“Of course, to build AI models we need images that have been labelled by engineers, and Railston & Co ltd are providing such images and expertise, making this project feasible.”

Jiajun Zhang added: “Defect detection is a challenging task for AI, since defects of the same type can vary in size and shape, and each image is captured in different conditions (e.g. light, shield, image temperature, etc.).

“The images are pre-processed to enhance the AI-based detection process and currently, we are working on increasing accuracy further by exploring improvements to pre-processing the images and extending the AI algorithm.”

Jason Watkins, of Railston & Co Ltd, says the company is “encouraged by the results from the team at Loughborough University”.

He said: “AI has the potential to transform the world of industrial inspection and maintenance. As well as classifying the type of damage we are planning to develop new algorithms that will better detect the severity of the damage as well as the size and its location in space.

“We hope this will translate into better cost forecasting for our clients.”

As well as further exploring how the tech can be used with drone inspections, the Loughborough experts plan to build on the research by training the system to detect the severity of defects. They are also hoping to evaluate the performance of the tool on other surfaces.

To read the research paper in its entirety, click here.  

This research is funded through the EPSRC Centre for Doctoral Training in Embedded Intelligence, with industrial support from Railston & Co Ltd.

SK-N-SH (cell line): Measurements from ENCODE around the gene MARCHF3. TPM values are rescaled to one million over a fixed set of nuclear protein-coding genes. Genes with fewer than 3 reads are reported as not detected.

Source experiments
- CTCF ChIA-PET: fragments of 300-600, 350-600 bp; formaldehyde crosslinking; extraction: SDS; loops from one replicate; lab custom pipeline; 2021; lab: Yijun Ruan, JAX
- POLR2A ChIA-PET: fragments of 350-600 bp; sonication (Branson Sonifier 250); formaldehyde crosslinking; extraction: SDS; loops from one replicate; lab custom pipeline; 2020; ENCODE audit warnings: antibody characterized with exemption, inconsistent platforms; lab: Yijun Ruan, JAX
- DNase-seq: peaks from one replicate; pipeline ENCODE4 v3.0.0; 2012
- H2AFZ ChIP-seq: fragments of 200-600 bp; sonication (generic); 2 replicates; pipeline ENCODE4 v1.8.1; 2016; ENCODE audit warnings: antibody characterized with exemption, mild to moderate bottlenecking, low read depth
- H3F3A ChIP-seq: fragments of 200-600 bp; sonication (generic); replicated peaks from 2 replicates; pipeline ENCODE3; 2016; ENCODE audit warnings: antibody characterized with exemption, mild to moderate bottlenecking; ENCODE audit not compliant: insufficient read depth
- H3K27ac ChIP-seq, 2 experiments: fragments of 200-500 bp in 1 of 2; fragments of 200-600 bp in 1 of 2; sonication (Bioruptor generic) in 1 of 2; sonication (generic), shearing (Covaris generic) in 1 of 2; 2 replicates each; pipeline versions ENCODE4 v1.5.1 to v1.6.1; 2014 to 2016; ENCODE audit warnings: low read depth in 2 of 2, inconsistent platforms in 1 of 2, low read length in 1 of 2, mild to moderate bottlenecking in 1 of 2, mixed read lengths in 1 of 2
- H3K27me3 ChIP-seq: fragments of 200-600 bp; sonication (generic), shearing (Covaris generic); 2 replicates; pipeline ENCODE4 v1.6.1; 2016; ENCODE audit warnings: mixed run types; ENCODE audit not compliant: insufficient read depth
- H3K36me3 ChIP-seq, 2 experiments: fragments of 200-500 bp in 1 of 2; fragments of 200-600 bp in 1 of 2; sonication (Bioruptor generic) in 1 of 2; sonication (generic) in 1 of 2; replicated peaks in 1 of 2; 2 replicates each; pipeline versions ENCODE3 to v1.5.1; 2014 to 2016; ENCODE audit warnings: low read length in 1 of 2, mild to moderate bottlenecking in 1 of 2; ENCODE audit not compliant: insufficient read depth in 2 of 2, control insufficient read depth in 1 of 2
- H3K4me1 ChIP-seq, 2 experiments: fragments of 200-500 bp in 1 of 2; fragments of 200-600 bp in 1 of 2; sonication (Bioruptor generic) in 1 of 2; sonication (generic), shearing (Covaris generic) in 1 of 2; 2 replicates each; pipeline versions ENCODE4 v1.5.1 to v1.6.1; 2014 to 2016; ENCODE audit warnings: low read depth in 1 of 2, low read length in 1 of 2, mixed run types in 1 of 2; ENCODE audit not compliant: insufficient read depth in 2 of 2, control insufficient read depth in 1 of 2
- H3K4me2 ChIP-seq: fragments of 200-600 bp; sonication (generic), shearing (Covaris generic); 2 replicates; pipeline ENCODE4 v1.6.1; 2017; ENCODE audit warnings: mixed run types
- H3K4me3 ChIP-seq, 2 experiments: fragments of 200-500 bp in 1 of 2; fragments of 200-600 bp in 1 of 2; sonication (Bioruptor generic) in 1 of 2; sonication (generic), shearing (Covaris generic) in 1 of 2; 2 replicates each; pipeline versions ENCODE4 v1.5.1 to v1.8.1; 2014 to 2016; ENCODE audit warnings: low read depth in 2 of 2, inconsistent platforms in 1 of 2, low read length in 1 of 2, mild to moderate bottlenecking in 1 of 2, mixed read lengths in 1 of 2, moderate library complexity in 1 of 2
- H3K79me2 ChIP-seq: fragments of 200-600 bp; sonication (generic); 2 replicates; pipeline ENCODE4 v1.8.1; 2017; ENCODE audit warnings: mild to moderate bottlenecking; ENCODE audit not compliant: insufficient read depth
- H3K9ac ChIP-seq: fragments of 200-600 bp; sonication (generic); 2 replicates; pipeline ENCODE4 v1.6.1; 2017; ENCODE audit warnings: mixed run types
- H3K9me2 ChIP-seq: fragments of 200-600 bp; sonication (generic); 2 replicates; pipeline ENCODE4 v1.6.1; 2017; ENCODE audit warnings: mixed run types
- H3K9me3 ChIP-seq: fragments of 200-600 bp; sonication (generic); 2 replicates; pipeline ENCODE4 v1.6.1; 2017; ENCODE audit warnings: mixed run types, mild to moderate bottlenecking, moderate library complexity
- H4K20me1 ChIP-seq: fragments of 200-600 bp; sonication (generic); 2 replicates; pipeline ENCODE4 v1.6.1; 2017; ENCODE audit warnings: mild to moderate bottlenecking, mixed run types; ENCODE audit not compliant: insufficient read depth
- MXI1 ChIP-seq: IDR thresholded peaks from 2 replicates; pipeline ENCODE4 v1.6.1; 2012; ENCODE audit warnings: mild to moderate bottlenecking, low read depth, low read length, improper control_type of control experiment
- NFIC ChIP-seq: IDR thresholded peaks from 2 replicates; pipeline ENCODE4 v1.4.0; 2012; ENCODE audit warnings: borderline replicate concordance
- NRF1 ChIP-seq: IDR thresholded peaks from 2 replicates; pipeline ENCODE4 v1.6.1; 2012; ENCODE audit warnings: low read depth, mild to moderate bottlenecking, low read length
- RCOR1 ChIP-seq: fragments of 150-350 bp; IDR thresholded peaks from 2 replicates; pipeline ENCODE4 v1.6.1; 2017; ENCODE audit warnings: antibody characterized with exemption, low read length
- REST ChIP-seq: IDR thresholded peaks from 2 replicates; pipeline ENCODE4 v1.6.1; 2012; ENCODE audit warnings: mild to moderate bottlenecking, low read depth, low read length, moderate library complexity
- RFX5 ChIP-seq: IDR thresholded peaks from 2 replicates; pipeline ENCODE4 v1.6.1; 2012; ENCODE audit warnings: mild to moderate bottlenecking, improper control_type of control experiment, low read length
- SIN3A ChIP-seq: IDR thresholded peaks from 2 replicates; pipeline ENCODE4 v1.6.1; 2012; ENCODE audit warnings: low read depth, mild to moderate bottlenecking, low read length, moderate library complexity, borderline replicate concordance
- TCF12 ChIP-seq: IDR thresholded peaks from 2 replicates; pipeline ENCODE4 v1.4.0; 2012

Notes for editors

Press release reference number: 21/47

Loughborough is one of the country’s leading universities, with an international reputation for research that matters, excellence in teaching, strong links with industry, and unrivalled achievement in sport and its underpinning academic disciplines.

It has been awarded five stars in the independent QS Stars university rating scheme, named the best university in the world for sports-related subjects in the 2020 QS World University Rankings and University of the Year by The Times and Sunday Times University Guide 2019.

Loughborough is in the top 10 of every national league table, being ranked 7th in the Guardian University League Table 2021, 5th in the Times and Sunday Times Good University Guide 2020 and 6th in The UK Complete University Guide 2021.

Loughborough is consistently ranked in the top twenty of UK universities in the Times Higher Education’s ‘table of tables’ and is in the top 10 in England for research intensity. In recognition of its contribution to the sector, Loughborough has been awarded seven Queen's Anniversary Prizes.

The Loughborough University London campus is based on the Queen Elizabeth Olympic Park and offers postgraduate and executive-level education, as well as research and enterprise opportunities. It is home to influential thought leaders, pioneering researchers and creative innovators who provide students with the highest quality of teaching and the very latest in modern thinking.